Beemaster's International Beekeeping Forum

BEEKEEPING LEARNING CENTER => GENERAL BEEKEEPING - MAIN POSTING FORUM. => Topic started by: Lesgold on January 11, 2022, 03:47:45 pm

Title: Cranky hive stories. Tell us yours
Post by: Lesgold on January 11, 2022, 03:47:45 pm
Hi folks

I reckon most people who have kept bees for a while end up with a hive or two who?s manners are less than perfect. Would love to hear some of your experiences and how you went into combat with them. There is often a funny side to it but generally not at the time of the battle. Tell us your stories as many of us can relate to them. Who own the hive from hell?
Title: Re: Cranky hive stories. Tell us yours
Post by: Lesgold on January 12, 2022, 03:27:56 pm
When I first started keeping a few bees, I knew absolutely nothing about them. Google and YouTube were my friends. Found some hive dimensions online and over a few weeks I built enough gear for four hives from recycled materials. Put my name down with the local council as a swarm catcher and off I went. It wasn?t long and I had four hives up and running. Still had no idea what I was doing so I decided to invite an inspector to come out and look at my bees and give me some advice (check for disease etc) He arrived and gave me some good advice about using the smoker and we talked a lot about general beekeeping stuff. When it came time to inspect the hives, we suited up and started wandering down towards the first hive. I noticed that he didn?t have his gloves on.  When I asked him about the wearing of gloves, he made the comment that he rarely wore them. After smoking and opening the first hive, he had his gloves on within 30 seconds. The information that he gave me was great. Good advice was given and we proceeded to examine each hive. When we got to the last one, I said to the inspector that it might be a good idea to leave that hive alone as it tends to get a bit upset. He turned to me with a bit of a condescending grin on his face and said that everything would be OK. He stated that he was a professional and he often had to deal with less than perfect hives. I  asked if I could stand back while he inspected the hive. He just smiled, smoked and opened the hive. He pulled the first frame out and the hive erupted. The bees engulfed him. They were dive bombing and crawling all over him, digging into every crack and crevice in his suit looking for a way of killing this invader. Eventually they found a way into his suit via a zip that wasn?t fully closed. He bolted back to his truck with an angry mob hot on his tail. I quickly closed up the hive and went up to find the inspector inside my shed pulling stings out of his face. After he calmed down he said that it would be a good idea to get rid of that ***ch of a queen. That was my first experience with a cranky hive. I must admit that it was the worst one I?ve ever had. Talk about a good learning experience. Those bees gave me a horrid time until I sorted out the problem.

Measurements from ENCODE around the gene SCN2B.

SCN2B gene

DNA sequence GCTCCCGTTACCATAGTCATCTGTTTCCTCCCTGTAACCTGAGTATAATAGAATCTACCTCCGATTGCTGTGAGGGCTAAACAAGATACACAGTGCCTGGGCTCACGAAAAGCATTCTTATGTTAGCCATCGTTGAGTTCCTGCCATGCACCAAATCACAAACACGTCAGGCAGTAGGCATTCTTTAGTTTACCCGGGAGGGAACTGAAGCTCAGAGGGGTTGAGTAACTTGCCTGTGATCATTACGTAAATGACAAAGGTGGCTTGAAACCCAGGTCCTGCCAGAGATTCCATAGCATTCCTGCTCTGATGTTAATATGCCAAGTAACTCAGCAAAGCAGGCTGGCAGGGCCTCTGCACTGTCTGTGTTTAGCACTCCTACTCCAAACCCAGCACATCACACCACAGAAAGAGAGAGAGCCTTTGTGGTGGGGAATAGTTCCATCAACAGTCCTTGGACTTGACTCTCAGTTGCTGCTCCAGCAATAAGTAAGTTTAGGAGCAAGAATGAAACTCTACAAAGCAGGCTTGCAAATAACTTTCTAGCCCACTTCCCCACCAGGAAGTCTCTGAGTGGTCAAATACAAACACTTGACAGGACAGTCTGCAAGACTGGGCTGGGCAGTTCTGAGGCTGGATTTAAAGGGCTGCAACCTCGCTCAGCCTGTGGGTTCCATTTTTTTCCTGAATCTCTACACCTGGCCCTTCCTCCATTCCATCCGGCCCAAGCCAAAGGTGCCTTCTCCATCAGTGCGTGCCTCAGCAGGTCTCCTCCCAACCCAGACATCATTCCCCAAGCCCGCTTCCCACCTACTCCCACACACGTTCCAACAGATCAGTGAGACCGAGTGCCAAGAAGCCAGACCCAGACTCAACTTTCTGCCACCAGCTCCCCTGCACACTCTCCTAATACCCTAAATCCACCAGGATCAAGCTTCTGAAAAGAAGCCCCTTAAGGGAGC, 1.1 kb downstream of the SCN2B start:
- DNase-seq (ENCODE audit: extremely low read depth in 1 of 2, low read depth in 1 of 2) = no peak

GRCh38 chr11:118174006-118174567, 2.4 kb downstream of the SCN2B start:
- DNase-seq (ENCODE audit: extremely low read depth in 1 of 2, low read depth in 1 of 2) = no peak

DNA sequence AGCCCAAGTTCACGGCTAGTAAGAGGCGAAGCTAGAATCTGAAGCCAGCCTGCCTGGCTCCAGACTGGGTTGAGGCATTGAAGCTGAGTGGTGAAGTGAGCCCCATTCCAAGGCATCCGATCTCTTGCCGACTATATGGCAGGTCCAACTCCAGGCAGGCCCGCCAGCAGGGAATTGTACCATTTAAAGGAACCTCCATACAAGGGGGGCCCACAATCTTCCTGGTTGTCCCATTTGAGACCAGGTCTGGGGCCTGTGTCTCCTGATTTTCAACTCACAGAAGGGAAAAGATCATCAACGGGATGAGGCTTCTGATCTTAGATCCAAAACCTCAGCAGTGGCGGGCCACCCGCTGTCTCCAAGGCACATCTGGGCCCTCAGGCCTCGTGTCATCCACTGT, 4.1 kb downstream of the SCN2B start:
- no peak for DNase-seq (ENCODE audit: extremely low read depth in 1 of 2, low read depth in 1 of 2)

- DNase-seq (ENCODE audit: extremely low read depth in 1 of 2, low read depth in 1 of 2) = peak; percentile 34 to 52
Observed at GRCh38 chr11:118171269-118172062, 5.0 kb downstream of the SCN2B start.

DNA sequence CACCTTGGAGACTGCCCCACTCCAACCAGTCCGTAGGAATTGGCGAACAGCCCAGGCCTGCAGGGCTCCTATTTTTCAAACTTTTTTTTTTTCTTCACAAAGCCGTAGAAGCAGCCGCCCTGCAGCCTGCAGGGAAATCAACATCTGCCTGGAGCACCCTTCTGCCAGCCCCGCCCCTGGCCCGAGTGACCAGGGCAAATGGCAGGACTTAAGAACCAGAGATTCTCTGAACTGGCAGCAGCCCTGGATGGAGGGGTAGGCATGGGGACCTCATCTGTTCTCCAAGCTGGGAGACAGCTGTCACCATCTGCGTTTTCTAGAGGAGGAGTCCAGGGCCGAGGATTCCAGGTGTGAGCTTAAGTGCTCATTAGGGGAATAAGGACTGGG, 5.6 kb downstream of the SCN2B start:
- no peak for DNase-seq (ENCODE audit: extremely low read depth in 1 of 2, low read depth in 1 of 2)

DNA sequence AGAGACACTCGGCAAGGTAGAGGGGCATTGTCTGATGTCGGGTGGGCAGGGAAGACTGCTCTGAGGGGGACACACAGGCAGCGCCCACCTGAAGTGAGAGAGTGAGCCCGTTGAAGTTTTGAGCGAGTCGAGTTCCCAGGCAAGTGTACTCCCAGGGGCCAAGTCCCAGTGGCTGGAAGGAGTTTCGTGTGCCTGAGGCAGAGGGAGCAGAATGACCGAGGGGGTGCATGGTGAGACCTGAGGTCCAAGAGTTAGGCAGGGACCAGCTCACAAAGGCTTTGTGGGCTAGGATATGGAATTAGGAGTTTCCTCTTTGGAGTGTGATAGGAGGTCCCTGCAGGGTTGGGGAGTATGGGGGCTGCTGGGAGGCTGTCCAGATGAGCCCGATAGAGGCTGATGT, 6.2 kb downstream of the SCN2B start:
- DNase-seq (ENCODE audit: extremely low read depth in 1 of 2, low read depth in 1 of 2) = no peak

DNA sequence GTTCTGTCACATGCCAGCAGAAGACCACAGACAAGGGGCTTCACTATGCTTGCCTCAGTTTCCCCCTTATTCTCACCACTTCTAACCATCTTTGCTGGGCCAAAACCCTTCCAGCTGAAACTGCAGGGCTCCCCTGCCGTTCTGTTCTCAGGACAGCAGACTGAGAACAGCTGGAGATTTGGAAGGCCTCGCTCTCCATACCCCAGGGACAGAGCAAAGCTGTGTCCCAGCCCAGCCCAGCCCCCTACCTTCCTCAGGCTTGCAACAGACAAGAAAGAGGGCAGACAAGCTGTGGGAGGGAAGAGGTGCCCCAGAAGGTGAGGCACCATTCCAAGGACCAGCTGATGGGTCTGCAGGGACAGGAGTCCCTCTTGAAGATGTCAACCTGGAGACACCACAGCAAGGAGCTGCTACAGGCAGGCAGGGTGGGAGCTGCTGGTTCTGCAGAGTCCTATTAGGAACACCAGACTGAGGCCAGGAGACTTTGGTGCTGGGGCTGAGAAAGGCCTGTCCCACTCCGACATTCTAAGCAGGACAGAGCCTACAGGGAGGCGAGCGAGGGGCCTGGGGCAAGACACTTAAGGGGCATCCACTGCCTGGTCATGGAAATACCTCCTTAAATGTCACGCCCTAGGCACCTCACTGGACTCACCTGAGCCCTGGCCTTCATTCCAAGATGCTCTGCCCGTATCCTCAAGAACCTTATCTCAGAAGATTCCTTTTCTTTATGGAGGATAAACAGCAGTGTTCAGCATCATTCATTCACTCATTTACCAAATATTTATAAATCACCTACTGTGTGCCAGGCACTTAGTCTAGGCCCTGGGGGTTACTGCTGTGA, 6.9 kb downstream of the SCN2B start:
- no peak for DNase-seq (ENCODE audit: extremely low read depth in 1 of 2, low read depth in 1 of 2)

Title: Re: Cranky hive stories. Tell us yours
Post by: Brian MCquilkin on January 12, 2022, 08:03:53 pm
When first started out keeping bees, I got a bee inside my veil hood.  My quick reaction was to lift the veil to get the one bee out. The wrong move, more bees can in and I took 27 stings to the head.
Title: Re: Cranky hive stories. Tell us yours
Post by: Ben Framed on January 12, 2022, 09:47:53 pm
When I was a boy my uncle ran across some black honey bees. We did not have a clue as to their pedigree. He found them in a duck box in a (very remote) while deer hunting.

Those bees were 'VERY MEAN' to say the least! It was cold weather so we duck taped the entrance hole and stapled this in place, then took the box home. We removed the tape when we got home.When the weather was warm enough one fine sunny warm day, He/we (I was not much help lol) began removing the bees. They stung dogs! Neighbors! Tried to get into his house, etc. He had never seen anything like these bees! He really thought they may the killer bees that had been talked about so much around that time period. Yet africanized bees had not reached anywhere close to our State at that time, or any neighboring State either.